Ehrlich said, "This book makes an exciting addition to the literature because it covers such a wide range of angles, geographically (across six continents) and thematically.  It examines not the mass violence itself but rather the memory of mass violence and how it is used for different purposes.  If we are to learn the lessons from mass atrocities, we need to remember them properly, and also learn the lessons from how they are remembered – this book illustrates these aspects across multiple contexts and disciplines."

Reflecting on his essay, "Holocaust, Propaganda, and the Distortion of History in the Former Soviet Space," Ehrlich said, "During my time working in the former Soviet Union and other post-communist countries, I witnessed the misuse of the Holocaust within current state (primarily Russian) propaganda and in false popular narratives in countries where the Holocaust took place.   

"Not only was a Jewish presence in Eastern Europe erased by the Nazis, but also the memory of that presence has been erased twice more: first by communists (later morphing into the current Russian narrative) and subsequently by countries regaining their independence from Russian occupation. My chapter thus addresses the distortion and misuse of history."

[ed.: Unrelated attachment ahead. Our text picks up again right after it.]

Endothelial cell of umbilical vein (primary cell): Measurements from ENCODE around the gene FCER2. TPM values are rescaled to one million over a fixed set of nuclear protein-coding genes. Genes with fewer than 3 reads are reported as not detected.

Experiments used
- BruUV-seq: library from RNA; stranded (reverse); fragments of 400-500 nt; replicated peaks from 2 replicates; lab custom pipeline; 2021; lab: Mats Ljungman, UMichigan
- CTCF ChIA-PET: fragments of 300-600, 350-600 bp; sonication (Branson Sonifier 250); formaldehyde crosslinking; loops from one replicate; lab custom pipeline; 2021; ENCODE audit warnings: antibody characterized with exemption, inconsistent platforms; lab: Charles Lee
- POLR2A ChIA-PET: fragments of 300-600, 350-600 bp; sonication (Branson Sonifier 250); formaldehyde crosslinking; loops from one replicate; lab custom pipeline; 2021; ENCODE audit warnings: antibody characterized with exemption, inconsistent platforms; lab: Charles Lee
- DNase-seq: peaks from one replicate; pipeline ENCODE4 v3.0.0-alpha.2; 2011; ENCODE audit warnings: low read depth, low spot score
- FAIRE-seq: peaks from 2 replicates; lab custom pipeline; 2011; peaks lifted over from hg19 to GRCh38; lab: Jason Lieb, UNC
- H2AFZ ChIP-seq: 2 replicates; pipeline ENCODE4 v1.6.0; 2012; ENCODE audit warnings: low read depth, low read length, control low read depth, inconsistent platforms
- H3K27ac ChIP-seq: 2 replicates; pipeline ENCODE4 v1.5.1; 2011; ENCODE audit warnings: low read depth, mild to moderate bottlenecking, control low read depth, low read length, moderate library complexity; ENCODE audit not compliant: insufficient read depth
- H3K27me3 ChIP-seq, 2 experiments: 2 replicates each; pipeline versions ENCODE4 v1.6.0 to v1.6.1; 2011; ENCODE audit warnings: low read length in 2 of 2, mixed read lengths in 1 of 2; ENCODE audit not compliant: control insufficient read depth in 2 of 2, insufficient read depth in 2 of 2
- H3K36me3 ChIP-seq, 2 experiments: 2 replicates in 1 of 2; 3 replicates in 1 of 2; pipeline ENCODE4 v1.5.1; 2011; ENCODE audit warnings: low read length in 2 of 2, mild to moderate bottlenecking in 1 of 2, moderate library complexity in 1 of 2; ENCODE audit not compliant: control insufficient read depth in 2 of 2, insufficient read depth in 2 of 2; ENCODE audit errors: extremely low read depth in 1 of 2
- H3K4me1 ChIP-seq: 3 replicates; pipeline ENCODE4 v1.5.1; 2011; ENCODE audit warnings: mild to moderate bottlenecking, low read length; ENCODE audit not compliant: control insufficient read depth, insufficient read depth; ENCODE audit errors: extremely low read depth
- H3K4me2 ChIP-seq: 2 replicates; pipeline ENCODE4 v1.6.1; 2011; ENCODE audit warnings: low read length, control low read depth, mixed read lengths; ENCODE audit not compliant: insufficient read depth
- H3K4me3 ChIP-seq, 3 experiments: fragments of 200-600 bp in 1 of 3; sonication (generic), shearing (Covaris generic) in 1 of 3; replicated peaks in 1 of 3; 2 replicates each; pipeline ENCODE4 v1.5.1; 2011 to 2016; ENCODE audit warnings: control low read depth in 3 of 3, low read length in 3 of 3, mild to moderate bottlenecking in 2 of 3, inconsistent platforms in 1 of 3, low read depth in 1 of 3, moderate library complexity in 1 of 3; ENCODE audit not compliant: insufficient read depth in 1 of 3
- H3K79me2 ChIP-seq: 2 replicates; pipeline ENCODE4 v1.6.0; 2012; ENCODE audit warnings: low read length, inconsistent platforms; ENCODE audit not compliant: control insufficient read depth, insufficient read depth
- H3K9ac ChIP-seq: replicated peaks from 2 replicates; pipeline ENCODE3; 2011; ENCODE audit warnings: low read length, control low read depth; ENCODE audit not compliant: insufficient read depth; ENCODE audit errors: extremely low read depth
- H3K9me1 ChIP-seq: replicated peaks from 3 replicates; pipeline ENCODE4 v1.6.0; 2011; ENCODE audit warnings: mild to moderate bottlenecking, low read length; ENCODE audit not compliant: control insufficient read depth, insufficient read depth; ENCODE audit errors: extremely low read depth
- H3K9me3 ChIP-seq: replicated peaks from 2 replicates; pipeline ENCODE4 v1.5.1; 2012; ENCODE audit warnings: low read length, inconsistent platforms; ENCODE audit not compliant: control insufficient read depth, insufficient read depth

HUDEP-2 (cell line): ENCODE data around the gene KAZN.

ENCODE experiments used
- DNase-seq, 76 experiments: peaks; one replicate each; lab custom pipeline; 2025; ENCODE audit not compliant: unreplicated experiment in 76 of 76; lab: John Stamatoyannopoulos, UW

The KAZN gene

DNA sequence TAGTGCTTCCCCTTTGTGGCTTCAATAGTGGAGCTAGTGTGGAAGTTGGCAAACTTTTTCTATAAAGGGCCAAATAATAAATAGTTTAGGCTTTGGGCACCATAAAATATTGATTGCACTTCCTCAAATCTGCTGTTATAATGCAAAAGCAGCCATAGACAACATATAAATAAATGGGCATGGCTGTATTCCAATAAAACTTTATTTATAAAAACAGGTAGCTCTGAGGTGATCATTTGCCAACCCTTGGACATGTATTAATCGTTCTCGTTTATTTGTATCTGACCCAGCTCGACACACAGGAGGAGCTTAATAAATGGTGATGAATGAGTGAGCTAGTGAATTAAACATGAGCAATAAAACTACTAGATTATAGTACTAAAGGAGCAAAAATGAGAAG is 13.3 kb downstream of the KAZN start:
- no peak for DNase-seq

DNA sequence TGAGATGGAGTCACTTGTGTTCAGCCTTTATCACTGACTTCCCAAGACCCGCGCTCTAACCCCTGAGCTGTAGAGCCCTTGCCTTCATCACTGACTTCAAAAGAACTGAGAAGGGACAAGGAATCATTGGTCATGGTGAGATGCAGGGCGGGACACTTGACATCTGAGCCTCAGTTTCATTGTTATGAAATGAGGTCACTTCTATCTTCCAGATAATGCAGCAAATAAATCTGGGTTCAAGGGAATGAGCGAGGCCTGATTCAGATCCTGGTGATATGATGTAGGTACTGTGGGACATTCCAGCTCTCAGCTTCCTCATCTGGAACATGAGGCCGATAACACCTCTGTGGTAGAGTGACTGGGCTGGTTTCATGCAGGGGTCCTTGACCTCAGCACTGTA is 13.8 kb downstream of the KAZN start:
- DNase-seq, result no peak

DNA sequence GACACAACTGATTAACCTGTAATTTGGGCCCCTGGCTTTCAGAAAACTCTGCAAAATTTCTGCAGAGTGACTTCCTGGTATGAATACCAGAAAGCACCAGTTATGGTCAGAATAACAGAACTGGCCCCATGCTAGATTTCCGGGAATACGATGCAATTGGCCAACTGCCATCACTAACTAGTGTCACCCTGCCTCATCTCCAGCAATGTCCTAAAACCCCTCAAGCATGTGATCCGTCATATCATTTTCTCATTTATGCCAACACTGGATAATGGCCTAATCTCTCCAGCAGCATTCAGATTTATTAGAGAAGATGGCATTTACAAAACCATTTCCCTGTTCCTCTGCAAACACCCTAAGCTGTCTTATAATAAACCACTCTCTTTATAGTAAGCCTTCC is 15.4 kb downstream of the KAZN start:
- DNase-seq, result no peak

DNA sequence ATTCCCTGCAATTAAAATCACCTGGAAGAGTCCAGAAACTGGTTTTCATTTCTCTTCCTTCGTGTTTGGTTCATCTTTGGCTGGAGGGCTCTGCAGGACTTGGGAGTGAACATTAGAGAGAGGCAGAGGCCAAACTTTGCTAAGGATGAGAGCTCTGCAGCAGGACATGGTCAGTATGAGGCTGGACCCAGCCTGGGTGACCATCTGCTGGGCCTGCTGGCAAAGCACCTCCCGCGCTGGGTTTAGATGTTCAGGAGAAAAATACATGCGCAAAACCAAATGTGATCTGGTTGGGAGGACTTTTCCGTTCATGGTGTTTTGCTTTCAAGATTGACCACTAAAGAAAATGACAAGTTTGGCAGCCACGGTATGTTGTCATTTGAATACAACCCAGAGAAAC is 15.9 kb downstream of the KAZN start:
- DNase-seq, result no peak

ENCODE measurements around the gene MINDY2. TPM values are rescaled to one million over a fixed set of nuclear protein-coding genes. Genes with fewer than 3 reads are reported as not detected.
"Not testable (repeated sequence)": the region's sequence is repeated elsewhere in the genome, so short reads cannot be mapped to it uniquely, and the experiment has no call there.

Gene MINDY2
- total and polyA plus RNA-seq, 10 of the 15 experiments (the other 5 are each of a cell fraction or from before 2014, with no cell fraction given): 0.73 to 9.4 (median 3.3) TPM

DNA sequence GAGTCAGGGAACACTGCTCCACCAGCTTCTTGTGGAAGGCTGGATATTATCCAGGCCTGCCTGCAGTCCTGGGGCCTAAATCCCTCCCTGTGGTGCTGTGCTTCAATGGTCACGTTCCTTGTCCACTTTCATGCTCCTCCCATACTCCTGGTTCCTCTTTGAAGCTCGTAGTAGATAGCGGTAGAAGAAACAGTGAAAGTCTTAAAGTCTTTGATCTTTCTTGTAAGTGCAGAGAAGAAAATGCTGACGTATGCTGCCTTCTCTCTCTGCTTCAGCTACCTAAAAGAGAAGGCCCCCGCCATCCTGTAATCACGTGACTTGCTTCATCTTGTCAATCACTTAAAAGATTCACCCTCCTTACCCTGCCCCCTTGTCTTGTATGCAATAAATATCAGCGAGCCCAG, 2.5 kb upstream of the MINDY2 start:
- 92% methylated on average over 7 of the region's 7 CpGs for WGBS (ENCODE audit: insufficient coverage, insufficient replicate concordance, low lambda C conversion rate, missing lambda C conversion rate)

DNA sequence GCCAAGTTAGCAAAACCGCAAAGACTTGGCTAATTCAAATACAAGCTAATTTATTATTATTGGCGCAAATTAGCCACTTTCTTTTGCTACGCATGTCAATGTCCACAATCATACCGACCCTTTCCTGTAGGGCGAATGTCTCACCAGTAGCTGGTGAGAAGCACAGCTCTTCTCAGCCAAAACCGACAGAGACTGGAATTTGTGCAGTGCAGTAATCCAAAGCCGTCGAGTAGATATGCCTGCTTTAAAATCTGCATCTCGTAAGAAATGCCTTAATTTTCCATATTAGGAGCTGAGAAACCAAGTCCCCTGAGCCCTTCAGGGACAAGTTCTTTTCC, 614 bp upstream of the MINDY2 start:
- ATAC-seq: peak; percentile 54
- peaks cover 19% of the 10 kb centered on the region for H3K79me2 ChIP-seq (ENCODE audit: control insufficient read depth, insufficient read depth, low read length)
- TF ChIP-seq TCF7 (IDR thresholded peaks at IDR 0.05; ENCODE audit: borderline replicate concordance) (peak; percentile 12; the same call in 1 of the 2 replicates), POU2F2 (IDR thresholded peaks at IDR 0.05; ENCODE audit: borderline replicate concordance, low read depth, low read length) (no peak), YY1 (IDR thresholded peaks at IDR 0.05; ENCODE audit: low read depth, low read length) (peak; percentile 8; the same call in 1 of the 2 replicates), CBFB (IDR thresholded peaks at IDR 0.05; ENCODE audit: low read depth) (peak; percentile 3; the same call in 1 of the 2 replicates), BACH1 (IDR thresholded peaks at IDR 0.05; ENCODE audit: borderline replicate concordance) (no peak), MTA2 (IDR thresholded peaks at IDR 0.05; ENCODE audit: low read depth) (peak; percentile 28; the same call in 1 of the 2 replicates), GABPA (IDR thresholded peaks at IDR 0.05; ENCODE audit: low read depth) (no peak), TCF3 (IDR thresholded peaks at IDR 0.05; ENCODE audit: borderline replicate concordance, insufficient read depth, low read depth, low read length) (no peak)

Tali Nates, founder and director of the Johannesburg Holocaust & Genocide Centre, said she was delighted to contribute an essay titled "New Developments in Holocaust and Genocide Education in South Africa."  

Nates said, "The essay looks at critical questions such as 'How do you teach about the Holocaust and genocide and use these histories as tools to understand human rights and democracy?' This is a key question in South Africa, a country still recovering from the devastating legacy of Apartheid. The essay looks at the opportunities and challenges that Holocaust and genocide education offers in South Africa, looking at the case study of the work of the... Johannesburg Holocaust & Genocide Centre."

Güneş Murat Tezcür, Kurdish Political Studies program director at the University of Central Florida, has co-written an essay with Tutku Ayhan titled, "Overcoming' Intimate Hatreds:' Reflections on Violence against Yazidis."  

Tezcür said, "The self-styled Islamic State (IS)'s violent campaign against the Yezidis, a historically marginalized community, in northern Iraq in August 2014 was an unmitigated disaster for the community. In our contribution… Tutku Ayhan and I demonstrate that the relationships between Yezidis and their neighbors, mostly Sunni Muslims, exhibited complexity and countervailing tendencies that could not be accurately captured by a prism of minority victimhood.